DPP v Carberry

JurisdictionIreland
CourtCourt of Appeal (Ireland)
JudgeMr. Justice Hogan
Judgment Date17 Nov 2014
Neutral Citation[2014] IECA 12

[2014] IECA 12

THE COURT OF APPEAL

Finlay Geoghegan J

Irvine J.

Hogan J.

131 CJA/14
DPP v Carberry
BETWEEN/
IN THE MATTER OF AN APPEAL PURSUANT TO SECTION 2 OF THE CRIMINAL JUSTICE ACT 1993
THE PEOPLE (at the suit of the DIRECTOR OF PUBLIC PROSECUTIONS)
APPELLANT
v.
JOSEPH CARBERRY
RESPONDENT

CRIMINAL JUSTICE ACT 1993 S2

NON-FATAL OFFENCES AGAINST THE PERSON ACT 1997 S3

DPP v MCCORMACK 2000 4 IR 356 2000/8/3024

DPP v RYAN 2014 2 ILRM 98 2014 IECCA 11

Criminal Law – Sentencing – Mitigating Factors – Leniency - s. 3 of the Non Fatal Offences against the Person Act 1997

Facts: The Director of Public Prosecutions appealed pursuant to s. 2 of the Criminal Justice Act 1993 against the leniency of two sentences. The accused pleaded guilty to two offences contrary to s. 3 of the Non Fatal Offences against the Person Act, 1997 ('the 1997 Act'). The accused had a bad criminal record but no previous convictions for violence. A number of mitigating factors had been put forward on the offender"s behalf. The accused had a difficult upbringing and few opportunities in life. He had made and early plea of guilty and expressed remorse for the crime he committed. At the time of sentencing the offender had been six months drug and alcohol free. The argument on appeal was that the Circuit Court judge had erred in not applying the correct approach to sentencing. The DPP argued that the two year sentences did not reflect the gravity of the offences committed by the accused because they were unprovoked attacks on two defenseless victims.

Ruling: The court allowed the Director"s appeal and set aside the two sentences in view of their leniency. The two offences fell into the upper end of the mid range of s. 3 offences. The appropriate sentence was one of three years imprisonment prior to mitigation. The court suspended the entirety of the three year sentence and imposed a number of terms. The offender was required to keep the peace and to be of good behaviour, remain alcohol and drug free and place himself under the supervision of the Probation and Welfare Service for the three year period. The offender was also required to enter a bond in favour of the People of Ireland.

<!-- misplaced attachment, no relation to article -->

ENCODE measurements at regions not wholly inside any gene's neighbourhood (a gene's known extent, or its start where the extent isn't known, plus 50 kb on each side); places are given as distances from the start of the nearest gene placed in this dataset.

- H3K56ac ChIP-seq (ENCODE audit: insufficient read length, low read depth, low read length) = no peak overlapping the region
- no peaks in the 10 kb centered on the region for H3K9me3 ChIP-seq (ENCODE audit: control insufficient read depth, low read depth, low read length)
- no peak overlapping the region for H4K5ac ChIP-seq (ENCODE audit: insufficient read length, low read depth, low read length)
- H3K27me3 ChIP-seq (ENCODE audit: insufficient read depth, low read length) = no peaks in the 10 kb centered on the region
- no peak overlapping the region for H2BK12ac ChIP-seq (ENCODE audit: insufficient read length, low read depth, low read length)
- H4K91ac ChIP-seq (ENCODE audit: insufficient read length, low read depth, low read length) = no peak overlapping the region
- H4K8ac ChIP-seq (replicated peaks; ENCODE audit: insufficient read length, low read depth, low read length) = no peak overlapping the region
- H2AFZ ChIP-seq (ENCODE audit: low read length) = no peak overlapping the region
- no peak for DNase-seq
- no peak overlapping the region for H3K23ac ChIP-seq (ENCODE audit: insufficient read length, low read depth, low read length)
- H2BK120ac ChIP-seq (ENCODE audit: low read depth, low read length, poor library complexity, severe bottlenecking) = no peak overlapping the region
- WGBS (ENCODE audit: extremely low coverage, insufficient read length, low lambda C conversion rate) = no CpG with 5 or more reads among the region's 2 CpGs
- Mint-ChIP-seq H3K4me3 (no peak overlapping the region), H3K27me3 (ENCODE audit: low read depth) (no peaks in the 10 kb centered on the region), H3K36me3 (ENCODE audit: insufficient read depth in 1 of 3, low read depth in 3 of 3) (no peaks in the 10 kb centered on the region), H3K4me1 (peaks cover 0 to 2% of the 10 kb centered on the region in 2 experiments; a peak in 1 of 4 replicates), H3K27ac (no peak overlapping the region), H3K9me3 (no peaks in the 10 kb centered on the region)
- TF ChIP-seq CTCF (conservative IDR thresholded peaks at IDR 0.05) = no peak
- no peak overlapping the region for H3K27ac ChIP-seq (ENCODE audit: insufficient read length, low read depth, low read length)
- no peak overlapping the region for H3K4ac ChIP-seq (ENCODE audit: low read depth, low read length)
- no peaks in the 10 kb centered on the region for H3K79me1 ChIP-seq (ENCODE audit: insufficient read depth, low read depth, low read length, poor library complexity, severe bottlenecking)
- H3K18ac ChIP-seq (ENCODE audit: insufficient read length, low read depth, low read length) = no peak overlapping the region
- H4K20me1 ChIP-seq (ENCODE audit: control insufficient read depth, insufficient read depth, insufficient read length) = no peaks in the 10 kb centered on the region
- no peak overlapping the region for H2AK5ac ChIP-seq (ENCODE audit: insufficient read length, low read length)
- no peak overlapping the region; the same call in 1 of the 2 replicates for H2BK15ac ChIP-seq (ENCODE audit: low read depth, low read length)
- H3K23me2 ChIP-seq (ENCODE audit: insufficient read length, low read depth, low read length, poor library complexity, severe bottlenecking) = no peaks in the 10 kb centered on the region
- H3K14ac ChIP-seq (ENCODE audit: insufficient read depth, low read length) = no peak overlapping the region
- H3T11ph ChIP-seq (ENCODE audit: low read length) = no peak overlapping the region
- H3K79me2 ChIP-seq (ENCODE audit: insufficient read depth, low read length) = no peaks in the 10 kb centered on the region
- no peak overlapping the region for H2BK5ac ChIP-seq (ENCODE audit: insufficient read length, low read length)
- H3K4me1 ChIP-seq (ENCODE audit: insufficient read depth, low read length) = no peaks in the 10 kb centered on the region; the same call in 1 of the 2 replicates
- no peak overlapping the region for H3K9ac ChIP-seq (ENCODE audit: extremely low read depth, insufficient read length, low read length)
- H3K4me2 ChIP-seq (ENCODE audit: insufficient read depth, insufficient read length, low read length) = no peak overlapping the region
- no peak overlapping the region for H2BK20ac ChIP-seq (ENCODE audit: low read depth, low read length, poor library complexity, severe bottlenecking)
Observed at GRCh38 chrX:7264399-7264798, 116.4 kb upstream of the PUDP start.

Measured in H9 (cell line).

1

1. This is an appeal by the Director of Public Prosecutions pursuant to s. 2 of the Criminal Justice Act 1993, against the leniency of two sentences which were imposed by His Honour Judge McCartan, on May 14 th 2014. The accused pleaded guilty to two offences contrary to s. 3 of the Non Fatal Offences against the Person Act, 1997 ("the 1997 Act"). In approaching this question the Court follows the well known statement of principle contained in one of the earliest s. 2 leniency appeals, mainly that of The People v. McCormack [2000] 4 I.R. 356, 359 where Barron J., delivering the judgment of the former Court of Criminal Appeal, said that:

"In the view of the court, undue leniency connotes a clear divergence by the court of trial -from the norm and would, say perhaps in exceptional circumstances, have been caused by an obvious error in principle."

Each case must depend on its own special circumstances. The appropriate sentence depends not only upon its own facts but also upon the personal circumstances of the accused. The sentence to be imposed is not the appropriate sentence of the crime, but the appropriate sentence for the crime because it has been committed by that accused. The range of possible penalties will depend on these two factors. It is only when the penalties below the range as determined on this basis that the question of undue leniency may be considered."

2

2. This is the approach which commends itself to this Court. So far as these offences were concerned it is striking that they were each committed within the space of a few minutes of each other on September 5 th 2010. Mr. Carberry received two sentences of imprisonment in respect of these offences under s. 3 of the 1997 Act. Both sentences ran concurrently and both were suspended in their entirety. Before considering the question of undue leniency it is necessary first to narrate briefly the background to the two offences.

3

3. The background to the first offence was that Mr. Carberry saw a Ms. Karen Manley who had just purchased some cans of beer at a convenience store in O'Connell Street in Dublin. She saw Mr. Carberry (whom she knew as "Jody") coming to her with what was described as aggressive body language. He approached her and said words to the effect that "you are going to get it". Ms Manley then felt the impact of a knife on her, felt wet on her leg and after screaming she collapsed and was hospitalised. As it happens, the original consent to the release of medical records was lost. This, as we shall see, was also the case in respect of...

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2 cases
  • DPP v M.A.
    • Ireland
    • Court of Appeal
    • 18 January 2016
    ...and also to People (DPP) v. Kelly [2005] 1 ILRM at 19 and by way of comparator referred the court to the case of DPP v. Joseph Carberry [2014] 11JIC/1701. 18 Counsel for the respondent on the other hand submits that the sentence imposed was an appropriate and proportionate one and points ou......
  • DPP v Liam McCarthy
    • Ireland
    • Court of Appeal
    • 10 November 2014

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